Customize your JAMA Network experience by selecting one or more topics from the list below.
Physicians in the United States, Canada, and Mexico
Physicians with current and valid licenses in the United States, Canada, or Mexico who read any 3 of the selected continuing medical education (CME) articles in this issue of Archives of Surgery, complete the CME Evaluation Form, and fax it to the number or mail it to the address at the bottom of the CME Evaluation Form are eligible for Category 1 CME credit. There is no charge.
The American Medical Association (AMA) is accredited by the Accreditation Council for Continuing Medical Education to sponsor continuing medical education for physicians. The AMA designates this educational activity for up to 1 hour of Category 1 credit per Archives of Surgery issue toward the AMA Physician's Recognition Award (PRA). Each physician should claim only those hours of credit that were actually spent in the educational activity.
Physicians in Other Countries
Physicians with current and valid licenses in the United States, Mexico, or Canada are eligible for CME credit even if they live or practice in other countries. Physicians licensed in other countries are also welcome to participate in this CME activity. However, the PRA is only available to physicians licensed in the United States, Canada, or Mexico.
To earn credit, read the articles designated for CME credit carefully and complete the CME Evaluation Form. The CME Evaluation Form must be submitted within 3 months of the issue date. A certificate awarding 1 hour of Category 1 CME credit will be faxed or mailed to you; it is then your responsibility to maintain a record of credit received. Questions about CME credit processing should be directed to The Blackstone Group; tel: (312) 419-0400, ext 225; fax: (312) 269-1636.
One of our goals is to assess continually the educational needs of our readers so we may enhance the educational effectiveness of the Archives of Surgery. To achieve this goal, we need your help. You must complete the CME Evaluation Form to receive credit.
Statement of Educational Purpose
The mission of the Archives of Surgery is to promote the art and science of surgery by publishing relevant peer-reviewed clinical and basic science information to assist the surgeon in optimizing patient care. The Archives of Surgery will also serve as a forum for the discussion of issues that involve ethics, teaching, surgical history, and socioeconomic concerns. The curriculum of the CME activities will be developed by the Archives of Surgery Board, its readership, reviewers, and editors. The Archives of Surgery Reader's Choice CME activity allows readers, as adult learners, to determine their own educational needs and to assist the editors in addressing their needs in future issues.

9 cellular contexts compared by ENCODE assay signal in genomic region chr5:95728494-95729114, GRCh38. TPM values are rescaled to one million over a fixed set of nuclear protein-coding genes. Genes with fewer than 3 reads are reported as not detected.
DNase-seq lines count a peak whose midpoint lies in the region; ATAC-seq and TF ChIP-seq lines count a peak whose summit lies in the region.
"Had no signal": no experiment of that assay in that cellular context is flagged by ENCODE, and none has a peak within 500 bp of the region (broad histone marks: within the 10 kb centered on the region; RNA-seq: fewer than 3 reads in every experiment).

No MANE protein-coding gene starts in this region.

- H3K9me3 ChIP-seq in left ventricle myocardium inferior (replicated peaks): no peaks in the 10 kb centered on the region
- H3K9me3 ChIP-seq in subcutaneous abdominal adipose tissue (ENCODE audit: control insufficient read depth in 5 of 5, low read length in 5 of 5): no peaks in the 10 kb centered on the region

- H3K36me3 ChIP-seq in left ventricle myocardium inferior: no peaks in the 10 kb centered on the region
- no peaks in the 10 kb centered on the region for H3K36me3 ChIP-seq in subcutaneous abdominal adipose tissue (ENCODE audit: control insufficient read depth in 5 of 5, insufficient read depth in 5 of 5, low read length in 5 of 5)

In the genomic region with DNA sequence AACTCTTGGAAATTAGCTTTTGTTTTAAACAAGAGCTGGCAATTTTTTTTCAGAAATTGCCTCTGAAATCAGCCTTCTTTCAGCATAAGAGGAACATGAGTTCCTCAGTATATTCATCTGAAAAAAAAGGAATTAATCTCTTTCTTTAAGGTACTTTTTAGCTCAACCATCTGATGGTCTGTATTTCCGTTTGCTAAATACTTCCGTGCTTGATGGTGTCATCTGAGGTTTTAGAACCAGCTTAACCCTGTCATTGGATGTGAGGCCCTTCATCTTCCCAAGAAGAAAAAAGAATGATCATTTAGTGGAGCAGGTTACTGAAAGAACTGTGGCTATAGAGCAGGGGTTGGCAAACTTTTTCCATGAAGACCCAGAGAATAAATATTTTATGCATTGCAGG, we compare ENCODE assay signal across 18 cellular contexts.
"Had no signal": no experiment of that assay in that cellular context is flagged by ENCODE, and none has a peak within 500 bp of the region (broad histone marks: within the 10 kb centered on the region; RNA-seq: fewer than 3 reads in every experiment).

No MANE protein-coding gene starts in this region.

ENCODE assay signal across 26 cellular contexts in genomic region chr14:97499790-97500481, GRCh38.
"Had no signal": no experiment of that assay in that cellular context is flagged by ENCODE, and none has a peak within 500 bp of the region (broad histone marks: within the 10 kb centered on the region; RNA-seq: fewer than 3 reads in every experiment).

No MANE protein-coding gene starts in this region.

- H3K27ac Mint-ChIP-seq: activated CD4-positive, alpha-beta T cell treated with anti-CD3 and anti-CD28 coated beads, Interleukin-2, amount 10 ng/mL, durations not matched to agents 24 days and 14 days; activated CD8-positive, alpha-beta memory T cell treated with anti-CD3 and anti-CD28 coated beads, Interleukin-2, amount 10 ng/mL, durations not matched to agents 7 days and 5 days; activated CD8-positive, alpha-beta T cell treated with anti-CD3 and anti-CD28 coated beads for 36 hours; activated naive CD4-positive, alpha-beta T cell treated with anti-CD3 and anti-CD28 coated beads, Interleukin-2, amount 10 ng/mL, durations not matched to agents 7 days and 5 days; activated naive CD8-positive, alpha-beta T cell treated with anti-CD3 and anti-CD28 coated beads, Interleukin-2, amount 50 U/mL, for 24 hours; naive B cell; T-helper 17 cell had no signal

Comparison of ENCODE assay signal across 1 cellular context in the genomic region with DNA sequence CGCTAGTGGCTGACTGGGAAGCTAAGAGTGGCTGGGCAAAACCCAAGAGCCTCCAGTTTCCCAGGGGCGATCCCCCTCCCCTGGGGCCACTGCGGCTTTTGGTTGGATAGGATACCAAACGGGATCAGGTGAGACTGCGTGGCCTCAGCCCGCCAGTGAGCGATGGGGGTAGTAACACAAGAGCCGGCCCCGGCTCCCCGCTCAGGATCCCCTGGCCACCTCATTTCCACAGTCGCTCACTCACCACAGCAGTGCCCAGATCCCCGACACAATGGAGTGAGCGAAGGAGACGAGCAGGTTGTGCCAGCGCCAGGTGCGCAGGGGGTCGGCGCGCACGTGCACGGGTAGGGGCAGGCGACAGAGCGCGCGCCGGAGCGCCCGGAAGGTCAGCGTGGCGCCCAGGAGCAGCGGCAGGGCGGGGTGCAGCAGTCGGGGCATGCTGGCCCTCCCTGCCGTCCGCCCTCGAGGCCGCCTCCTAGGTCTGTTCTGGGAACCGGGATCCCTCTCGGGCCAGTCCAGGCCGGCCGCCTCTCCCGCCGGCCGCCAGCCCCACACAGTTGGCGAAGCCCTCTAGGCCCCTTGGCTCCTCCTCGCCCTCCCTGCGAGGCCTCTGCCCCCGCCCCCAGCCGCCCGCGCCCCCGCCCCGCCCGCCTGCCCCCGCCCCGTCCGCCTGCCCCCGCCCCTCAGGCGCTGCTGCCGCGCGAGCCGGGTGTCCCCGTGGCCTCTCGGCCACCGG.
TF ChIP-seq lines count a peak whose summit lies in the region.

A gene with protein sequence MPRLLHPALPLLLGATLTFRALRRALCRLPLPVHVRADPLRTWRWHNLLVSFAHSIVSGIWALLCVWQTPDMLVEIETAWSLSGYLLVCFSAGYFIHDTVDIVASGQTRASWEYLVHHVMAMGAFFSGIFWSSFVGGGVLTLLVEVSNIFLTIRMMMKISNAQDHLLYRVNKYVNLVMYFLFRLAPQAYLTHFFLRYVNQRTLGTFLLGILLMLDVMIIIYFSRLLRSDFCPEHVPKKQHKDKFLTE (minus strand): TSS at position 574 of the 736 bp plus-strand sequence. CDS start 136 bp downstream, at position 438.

Readers of the Archives of Surgery should be able to attain the following educational objectives: (1) acquire new information developed from surgical research, both clinical and basic science; (2) be appraised of the latest advances in surgery; (3) assess the relevance of these new developments; (4) assist in the development of diagnostic and therapeutic skills in controversial areas; and (5) develop an appreciation of historical developments within the discipline.
CME Articles in This Issue of Archives of Surgery
The following articles in this issue may be read for CME credit:
The Academic Health Center in Transition: OverviewArticle
Educational Objective: To understand the effects of current political and economic influences on the academic medical center.
The Health Care Crisis: Impact on Surgery From a Chief Executive Officer's PerspectiveArticle
Educational Objective: To reveal the mission of the Kaiser Permanente medical group and its vision for the future.
The College ViewpointArticle
Educational Objective: To explain the viewpoint of the American College of Surgeons and its role in our current health crisis.
Impact of the Health Care Crisis on Surgery: Perspective of the DeanArticle
Educational Objective: To highlight a medical school dean's perspective on the significance of our health care crisis and its influence on surgery.
Laparoscopic Nissen Fundoplication: Five-Year Results and BeyondArticle
Educational Objective: To understand the advantages and potential problems of laparoscopic Nissen fundoplication during a 5-year period.
Quantitative Short-term Study of Anal Sphincter Function After Chemoradiation for Rectal CancerArticle
Educational Objective: To recognize the potential for diminished sphincter function following chemoradiation for rectal cancer.
Archives of Surgery Reader's Choice: Continuing Medical Education. Arch Surg. 2001;136(2):242–243. doi:10.1001/archsurg.136.2.242
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